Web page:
What the Executive Orders Mean for Your Business: Payroll Tax Deferral & More

The information in this article is current as of August 17, 2020, 12:45 p.m. EST.

As the coronavirus continues to rock businesses’ and individuals’ worlds nationwide, the government is scrambling to find ways to provide additional relief. To help with the negative effects of the coronavirus, the president issued multiple executive orders on August 8, 2020, with one relating to a payroll tax deferral. Read on to learn what the executive orders entail and how they can impact your business and employees.

COVID-19 payroll tax deferral executive order & more

On August 8, President Trump issued four executive orders. The orders provide relief in the forms of:

Payroll tax deferral Unemployment aid expansion Student loan payment deferral Protection from evictions

Check out the details of each executive order below. And, keep in mind that they are not completely set in stone (which we will get to later).

Payroll tax deferral

The first executive order issued has to do with deferring the employee portion of payroll taxes.

As an employer, you’re responsible for withholding certain payroll taxes, like Social Security tax (part of FICA tax), from employee wages.

As a brief recap, the employee portion of Social Security is 6.2%. This means employers must withhold 6.2% from employee wages for Social Security tax until the employee reaches the Social Security wage base. Social Security tax is one part of FICA tax, with the other part being 1.45% for Medicare tax (which you also must withhold from employee wages). As an employer, you have to pay a matching 6.2% for Social Security tax and 1.45% for Medicare tax.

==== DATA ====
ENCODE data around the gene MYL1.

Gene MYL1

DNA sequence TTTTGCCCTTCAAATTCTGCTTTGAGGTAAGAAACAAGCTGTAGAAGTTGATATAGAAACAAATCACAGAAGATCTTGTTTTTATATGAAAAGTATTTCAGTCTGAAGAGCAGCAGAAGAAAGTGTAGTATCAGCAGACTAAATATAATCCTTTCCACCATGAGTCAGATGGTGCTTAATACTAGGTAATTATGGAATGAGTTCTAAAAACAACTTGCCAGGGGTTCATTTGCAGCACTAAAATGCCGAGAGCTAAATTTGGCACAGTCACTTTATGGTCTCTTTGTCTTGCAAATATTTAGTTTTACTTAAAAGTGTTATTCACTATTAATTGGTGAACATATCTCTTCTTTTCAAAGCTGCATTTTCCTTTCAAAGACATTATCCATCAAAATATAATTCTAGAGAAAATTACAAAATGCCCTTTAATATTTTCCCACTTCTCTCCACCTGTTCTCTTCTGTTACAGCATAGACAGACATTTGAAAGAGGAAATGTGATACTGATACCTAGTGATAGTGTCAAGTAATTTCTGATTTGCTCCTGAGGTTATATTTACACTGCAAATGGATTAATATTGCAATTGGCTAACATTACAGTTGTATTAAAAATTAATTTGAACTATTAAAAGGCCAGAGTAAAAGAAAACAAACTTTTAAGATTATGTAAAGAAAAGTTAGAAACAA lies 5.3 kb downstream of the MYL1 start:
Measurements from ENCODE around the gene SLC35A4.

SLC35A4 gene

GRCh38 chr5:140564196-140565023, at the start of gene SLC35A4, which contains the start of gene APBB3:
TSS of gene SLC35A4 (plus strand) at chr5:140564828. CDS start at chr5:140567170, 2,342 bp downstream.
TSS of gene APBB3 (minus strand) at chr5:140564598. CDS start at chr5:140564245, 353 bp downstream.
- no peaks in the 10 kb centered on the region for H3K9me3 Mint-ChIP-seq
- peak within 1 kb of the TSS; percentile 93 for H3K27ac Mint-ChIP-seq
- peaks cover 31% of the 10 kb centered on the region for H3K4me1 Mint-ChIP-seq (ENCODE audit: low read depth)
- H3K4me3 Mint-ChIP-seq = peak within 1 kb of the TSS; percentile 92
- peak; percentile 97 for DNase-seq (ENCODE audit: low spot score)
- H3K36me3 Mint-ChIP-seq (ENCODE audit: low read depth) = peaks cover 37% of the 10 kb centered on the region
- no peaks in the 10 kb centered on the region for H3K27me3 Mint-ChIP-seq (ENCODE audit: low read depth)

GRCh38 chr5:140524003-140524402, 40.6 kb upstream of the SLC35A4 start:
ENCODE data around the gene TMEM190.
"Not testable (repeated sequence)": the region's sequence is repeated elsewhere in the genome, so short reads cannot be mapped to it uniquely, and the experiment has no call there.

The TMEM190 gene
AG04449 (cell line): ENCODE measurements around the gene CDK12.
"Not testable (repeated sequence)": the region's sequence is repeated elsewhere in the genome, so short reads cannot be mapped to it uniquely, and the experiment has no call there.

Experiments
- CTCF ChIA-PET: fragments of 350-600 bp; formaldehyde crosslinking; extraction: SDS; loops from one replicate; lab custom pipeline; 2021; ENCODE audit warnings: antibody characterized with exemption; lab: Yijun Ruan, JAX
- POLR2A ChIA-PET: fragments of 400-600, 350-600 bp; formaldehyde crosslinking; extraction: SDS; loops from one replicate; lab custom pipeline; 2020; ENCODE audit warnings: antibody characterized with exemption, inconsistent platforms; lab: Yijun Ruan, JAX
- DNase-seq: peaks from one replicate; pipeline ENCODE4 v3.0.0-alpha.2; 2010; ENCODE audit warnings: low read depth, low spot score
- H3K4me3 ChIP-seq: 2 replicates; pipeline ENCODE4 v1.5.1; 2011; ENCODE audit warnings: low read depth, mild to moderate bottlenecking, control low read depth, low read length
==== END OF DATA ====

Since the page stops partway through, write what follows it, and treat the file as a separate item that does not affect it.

According to the White House Memorandum, the potential payroll tax deferral under the executive order would allow employers to stop withholding only Social Security tax (6.2%) from employee wages from September 1, 2020 – December 31, 2020. The payroll tax deferral does not include Medicare taxes.

The deferral would allow employers to delay employee Social Security tax payments without any penalties or interest until the end of the year.

This employee payroll tax deferral would mimic a tax cut because workers would wind up with larger paychecks during the time frame where the employee portion of Social Security tax is not withheld. But because it’s a deferral and not an exemption, the payroll taxes would still be due at a later date. Currently, there is no word on how the process of paying back the deferred payroll taxes would work for employees and employers. However, there is speculation that either employers would be responsible for collecting the owed payroll taxes from employees or employees would owe them when they file their 2020 income tax return.

The payroll tax deferral only applies to employees with biweekly pre-tax income of less than $4,000. Employees earning under $104,000 annually (roughly $4,000 every two weeks) would be able to take advantage of the payroll tax deferral. But again, these employees would need to pay back the Social Security taxes.

Depending on what legislation Congress passes and the November election, there is a chance that the deferred Social Security taxes could be forgiven.

Although there’s not much information about how the process will work, Treasury Secretary Steven Mnuchin said the payroll tax deferral would not be mandatory for employers to implement. And, employees can opt out of having their

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